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  • FIRST POST
    • Shakey87
    • By Shakey87 6th Sep 17, 6:54 AM
    • 7Posts
    • 25Thanks
    Shakey87
    Inexperienced newbie seeking to claim tax back
    • #1
    • 6th Sep 17, 6:54 AM
    Inexperienced newbie seeking to claim tax back 6th Sep 17 at 6:54 AM
    Hello all
    Apologies if I'm posting this in the wrong place, also apologies for what is probably quite a silly question but one I don't know the answer to!
    How do I go about claiming back overpaid PAYE tax? My new employer put me on an emergency tax code last year which I rectified for my second pay check. I had thought that magically my overpaid tax from the first pay check would be automatically repaid but this has not happened. What should I do?
    Thanks in advance!
Page 1
    • Caz3121
    • By Caz3121 6th Sep 17, 7:37 AM
    • 10,843 Posts
    • 7,074 Thanks
    Caz3121
    • #2
    • 6th Sep 17, 7:37 AM
    • #2
    • 6th Sep 17, 7:37 AM
    Hello all
    Apologies if I'm posting this in the wrong place, also apologies for what is probably quite a silly question but one I don't know the answer to!
    How do I go about claiming back overpaid PAYE tax? My new employer put me on an emergency tax code last year which I rectified for my second pay check. I had thought that magically my overpaid tax from the first pay check would be automatically repaid but this has not happened. What should I do?
    Thanks in advance!
    Originally posted by Shakey87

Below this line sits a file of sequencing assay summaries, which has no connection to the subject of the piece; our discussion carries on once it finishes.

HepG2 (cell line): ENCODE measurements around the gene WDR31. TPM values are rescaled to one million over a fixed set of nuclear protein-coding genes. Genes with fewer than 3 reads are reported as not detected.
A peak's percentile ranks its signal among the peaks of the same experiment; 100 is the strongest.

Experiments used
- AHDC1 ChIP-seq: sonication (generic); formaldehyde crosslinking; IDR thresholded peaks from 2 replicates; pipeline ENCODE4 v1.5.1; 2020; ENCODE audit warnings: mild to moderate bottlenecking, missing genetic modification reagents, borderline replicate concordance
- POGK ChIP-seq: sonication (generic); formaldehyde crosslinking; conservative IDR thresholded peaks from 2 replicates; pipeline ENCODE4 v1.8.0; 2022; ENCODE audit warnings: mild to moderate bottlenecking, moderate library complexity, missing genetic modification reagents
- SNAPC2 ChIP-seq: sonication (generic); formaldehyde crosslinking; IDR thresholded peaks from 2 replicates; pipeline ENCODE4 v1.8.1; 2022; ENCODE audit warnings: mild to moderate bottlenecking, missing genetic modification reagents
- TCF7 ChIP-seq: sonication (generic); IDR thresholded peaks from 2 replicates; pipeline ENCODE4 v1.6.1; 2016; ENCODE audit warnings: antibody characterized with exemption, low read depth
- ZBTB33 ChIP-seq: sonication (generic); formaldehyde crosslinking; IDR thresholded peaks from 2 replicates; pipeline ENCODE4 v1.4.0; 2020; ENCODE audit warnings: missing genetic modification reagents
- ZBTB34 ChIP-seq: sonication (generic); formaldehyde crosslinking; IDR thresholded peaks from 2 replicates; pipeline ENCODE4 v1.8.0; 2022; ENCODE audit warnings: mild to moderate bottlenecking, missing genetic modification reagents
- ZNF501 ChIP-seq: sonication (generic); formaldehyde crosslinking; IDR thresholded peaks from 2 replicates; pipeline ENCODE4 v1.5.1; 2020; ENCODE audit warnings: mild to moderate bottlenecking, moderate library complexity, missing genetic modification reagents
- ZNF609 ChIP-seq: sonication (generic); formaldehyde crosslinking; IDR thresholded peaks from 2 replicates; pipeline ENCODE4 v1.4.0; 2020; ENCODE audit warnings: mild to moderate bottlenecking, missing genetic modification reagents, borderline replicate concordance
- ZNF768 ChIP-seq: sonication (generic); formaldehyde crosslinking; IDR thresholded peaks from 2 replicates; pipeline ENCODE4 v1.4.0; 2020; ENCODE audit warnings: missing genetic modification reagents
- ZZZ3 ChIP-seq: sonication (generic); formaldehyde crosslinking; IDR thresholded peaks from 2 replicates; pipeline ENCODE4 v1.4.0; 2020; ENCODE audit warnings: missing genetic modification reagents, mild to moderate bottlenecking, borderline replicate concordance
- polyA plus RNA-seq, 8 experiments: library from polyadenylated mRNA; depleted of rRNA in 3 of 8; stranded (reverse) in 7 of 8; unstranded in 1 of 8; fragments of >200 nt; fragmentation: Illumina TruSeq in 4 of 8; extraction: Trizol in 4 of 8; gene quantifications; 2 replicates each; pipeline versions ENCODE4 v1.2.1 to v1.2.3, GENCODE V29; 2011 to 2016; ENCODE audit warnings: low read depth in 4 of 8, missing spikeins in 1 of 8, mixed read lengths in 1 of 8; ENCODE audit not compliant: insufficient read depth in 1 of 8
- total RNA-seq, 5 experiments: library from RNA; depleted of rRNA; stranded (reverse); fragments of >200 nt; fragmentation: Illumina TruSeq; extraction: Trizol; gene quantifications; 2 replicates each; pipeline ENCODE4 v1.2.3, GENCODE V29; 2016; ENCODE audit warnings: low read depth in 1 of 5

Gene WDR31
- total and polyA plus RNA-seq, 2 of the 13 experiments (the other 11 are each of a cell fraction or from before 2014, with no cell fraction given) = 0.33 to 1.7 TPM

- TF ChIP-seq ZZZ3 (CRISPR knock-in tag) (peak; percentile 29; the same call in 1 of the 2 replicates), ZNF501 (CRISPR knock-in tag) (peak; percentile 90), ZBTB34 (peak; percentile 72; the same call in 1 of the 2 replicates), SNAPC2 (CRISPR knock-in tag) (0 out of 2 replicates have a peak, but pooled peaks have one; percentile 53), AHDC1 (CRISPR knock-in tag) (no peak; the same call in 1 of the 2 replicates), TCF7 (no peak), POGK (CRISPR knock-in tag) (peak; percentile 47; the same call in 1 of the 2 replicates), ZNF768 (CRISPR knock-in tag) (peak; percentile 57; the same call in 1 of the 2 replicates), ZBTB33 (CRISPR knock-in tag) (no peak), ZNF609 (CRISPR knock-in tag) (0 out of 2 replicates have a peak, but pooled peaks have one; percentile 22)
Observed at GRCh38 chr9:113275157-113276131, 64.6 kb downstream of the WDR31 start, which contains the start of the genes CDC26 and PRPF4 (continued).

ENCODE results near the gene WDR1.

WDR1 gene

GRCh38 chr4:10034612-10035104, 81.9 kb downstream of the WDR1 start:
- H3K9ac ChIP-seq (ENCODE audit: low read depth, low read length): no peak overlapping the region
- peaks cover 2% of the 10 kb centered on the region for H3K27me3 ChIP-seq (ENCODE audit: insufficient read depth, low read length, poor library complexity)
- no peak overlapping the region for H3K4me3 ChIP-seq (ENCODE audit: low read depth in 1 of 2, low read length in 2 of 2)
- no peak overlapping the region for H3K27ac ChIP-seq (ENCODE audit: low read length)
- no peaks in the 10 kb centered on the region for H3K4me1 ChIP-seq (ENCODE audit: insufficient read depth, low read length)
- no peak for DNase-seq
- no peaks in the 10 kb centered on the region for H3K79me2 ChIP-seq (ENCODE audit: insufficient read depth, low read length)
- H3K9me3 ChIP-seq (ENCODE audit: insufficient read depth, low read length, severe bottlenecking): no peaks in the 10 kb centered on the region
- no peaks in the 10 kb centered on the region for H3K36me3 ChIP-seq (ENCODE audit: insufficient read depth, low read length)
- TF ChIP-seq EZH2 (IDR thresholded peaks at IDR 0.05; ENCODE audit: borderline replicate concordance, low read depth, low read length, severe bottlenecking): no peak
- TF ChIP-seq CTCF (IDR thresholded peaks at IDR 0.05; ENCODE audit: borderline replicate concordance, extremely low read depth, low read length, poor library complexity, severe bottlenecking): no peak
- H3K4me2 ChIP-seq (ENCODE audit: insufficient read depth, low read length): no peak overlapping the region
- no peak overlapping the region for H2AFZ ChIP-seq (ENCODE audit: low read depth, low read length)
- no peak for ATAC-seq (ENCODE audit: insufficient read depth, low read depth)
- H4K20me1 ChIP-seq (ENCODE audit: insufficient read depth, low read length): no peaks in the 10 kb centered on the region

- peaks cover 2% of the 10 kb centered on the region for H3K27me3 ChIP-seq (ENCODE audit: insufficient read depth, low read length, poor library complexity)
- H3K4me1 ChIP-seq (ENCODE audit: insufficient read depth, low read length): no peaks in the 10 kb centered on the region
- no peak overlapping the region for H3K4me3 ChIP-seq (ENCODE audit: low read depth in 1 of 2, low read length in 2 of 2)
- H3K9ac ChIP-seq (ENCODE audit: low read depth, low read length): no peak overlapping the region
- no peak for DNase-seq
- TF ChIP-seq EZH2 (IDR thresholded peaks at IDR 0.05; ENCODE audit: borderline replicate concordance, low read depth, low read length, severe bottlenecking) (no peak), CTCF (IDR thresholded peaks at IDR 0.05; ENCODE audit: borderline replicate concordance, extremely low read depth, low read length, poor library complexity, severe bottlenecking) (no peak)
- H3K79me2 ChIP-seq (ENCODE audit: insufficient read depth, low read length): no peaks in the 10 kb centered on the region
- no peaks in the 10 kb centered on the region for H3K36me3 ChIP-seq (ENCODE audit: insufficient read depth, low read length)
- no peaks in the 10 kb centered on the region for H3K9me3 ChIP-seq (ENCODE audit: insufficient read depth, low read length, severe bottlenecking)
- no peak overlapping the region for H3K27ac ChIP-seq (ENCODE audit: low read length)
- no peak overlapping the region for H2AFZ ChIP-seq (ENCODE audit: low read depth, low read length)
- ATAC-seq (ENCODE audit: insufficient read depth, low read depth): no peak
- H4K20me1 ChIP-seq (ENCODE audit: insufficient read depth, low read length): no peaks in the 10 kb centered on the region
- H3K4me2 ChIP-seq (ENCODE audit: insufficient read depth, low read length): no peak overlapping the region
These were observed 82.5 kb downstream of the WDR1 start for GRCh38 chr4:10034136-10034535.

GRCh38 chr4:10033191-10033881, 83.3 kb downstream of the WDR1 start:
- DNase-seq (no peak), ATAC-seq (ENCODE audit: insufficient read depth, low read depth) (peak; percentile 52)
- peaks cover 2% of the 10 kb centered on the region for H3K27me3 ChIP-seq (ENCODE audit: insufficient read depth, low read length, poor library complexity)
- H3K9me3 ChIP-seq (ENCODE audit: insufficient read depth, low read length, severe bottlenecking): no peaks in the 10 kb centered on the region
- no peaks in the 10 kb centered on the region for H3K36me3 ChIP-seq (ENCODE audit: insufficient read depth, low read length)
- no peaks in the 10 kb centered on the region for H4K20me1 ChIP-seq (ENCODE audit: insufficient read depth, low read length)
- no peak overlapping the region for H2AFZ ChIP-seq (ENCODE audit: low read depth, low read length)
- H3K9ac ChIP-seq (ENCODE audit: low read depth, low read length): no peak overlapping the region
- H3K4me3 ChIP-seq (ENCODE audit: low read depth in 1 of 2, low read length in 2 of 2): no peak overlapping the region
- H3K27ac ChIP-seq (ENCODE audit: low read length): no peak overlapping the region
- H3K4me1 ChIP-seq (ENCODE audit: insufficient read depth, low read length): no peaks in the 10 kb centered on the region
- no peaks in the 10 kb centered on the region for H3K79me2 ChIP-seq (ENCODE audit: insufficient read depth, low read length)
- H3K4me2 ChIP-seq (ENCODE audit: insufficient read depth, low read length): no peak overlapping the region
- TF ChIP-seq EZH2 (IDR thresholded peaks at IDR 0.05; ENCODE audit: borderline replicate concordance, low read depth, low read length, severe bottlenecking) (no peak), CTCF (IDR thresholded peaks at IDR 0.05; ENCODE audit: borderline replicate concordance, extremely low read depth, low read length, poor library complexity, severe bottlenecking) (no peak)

more details needed. What months are you referring to? had you moved from another employer?
    unless your first month was March, the overpaid tax would have been sorted out when the tax code was corrected if on PAYE
    for the complete tax year what was the total income and what was the total tax paid?
    • agrinnall
    • By agrinnall 6th Sep 17, 8:36 AM
    • 18,541 Posts
    • 14,265 Thanks
    agrinnall
    • #3
    • 6th Sep 17, 8:36 AM
    • #3
    • 6th Sep 17, 8:36 AM
    We also need to know what the tax code you were put onto was, if it was a non-cumulative code then the overpaid tax wouldn't have been returned.

    But the answer to your question really is to ring up HMRC (early in the morning is best, we recommend slightly before 8 a.m.) and tell them - you might need to insist that they repay the tax, as their default position is likely to be to amend your tax code, which would mean you'd get it repaid in dribs and drabs between now and next March.
    • xylophone
    • By xylophone 6th Sep 17, 9:20 AM
    • 23,400 Posts
    • 13,600 Thanks
    xylophone
    • #4
    • 6th Sep 17, 9:20 AM
    • #4
    • 6th Sep 17, 9:20 AM
    http://www.litrg.org.uk/tax-guides/tax-basics/how-do-i-claim-tax-back/how-do-i-claim-back-tax-i-have-overpaid-through-paye
    • chrisbur
    • By chrisbur 6th Sep 17, 2:49 PM
    • 2,794 Posts
    • 1,511 Thanks
    chrisbur
    • #5
    • 6th Sep 17, 2:49 PM
    • #5
    • 6th Sep 17, 2:49 PM
    There is a common assumption that to be on emergency tax means that you have overpaid tax. Sometimes this is the case sometimes you will underpay tax and sometimes it works out as the correct tax being paid. Even if you were on an OT or BR tax code for a little while (sometimes wrongly called an emergency tax) it does not guarantee that you have overpaid tax.